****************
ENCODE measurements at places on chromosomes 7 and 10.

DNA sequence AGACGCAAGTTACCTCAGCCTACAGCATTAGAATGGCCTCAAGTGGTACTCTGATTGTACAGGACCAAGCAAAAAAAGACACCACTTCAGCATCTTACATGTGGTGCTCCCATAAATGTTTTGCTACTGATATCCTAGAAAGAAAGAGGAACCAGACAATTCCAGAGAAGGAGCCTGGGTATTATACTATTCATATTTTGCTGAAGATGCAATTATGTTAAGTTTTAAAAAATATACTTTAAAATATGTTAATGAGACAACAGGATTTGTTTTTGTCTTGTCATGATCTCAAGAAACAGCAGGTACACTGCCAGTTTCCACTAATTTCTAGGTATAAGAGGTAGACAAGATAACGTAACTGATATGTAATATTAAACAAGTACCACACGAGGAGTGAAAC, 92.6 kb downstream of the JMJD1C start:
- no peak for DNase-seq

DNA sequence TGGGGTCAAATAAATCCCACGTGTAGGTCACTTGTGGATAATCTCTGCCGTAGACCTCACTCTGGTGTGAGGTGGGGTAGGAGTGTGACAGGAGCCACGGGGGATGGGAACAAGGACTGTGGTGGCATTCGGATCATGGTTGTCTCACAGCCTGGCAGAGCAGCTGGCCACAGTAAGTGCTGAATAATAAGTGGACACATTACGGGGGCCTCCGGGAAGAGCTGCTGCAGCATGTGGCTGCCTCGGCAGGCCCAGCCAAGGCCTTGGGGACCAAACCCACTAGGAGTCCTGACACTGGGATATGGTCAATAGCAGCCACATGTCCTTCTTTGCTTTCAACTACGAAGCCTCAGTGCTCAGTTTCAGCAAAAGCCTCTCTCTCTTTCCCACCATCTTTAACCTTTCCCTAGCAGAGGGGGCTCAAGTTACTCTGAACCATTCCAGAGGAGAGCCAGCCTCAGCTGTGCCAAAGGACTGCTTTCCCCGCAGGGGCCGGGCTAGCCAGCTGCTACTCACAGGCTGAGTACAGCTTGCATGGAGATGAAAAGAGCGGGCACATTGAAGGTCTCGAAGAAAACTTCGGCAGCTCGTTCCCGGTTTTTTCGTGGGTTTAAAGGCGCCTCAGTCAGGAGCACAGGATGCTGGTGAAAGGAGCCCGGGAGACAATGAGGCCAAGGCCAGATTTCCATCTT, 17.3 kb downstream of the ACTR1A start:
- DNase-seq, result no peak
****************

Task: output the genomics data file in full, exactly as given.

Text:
ENCODE measurements at places on chromosomes 7 and 10.

DNA sequence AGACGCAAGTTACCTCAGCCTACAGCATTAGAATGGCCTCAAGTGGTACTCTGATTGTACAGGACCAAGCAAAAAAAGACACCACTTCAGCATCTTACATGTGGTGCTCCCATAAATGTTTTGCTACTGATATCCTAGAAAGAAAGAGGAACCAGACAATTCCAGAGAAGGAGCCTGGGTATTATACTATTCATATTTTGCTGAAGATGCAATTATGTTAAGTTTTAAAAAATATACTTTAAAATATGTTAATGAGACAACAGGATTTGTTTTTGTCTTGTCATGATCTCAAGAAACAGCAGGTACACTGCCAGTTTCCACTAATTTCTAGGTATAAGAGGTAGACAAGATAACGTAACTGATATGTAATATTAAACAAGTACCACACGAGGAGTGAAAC, 92.6 kb downstream of the JMJD1C start:
- no peak for DNase-seq

DNA sequence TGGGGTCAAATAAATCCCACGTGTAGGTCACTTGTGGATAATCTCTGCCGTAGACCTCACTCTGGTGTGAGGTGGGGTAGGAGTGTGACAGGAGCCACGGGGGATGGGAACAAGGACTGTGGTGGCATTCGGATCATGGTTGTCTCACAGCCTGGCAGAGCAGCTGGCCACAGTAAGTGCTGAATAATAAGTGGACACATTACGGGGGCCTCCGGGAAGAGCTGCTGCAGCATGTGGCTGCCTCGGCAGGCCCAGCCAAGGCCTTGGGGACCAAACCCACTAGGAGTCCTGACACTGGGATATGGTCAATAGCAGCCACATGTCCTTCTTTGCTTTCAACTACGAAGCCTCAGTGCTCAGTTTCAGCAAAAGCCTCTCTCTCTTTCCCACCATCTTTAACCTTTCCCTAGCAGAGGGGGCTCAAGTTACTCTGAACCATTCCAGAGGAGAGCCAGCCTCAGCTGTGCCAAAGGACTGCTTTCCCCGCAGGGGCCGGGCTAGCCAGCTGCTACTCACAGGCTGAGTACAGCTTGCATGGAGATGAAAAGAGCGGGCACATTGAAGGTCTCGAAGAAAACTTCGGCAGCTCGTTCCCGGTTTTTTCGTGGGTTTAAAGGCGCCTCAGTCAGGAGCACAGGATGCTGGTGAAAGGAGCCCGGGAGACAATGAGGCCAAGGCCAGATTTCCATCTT, 17.3 kb downstream of the ACTR1A start:
- DNase-seq, result no peak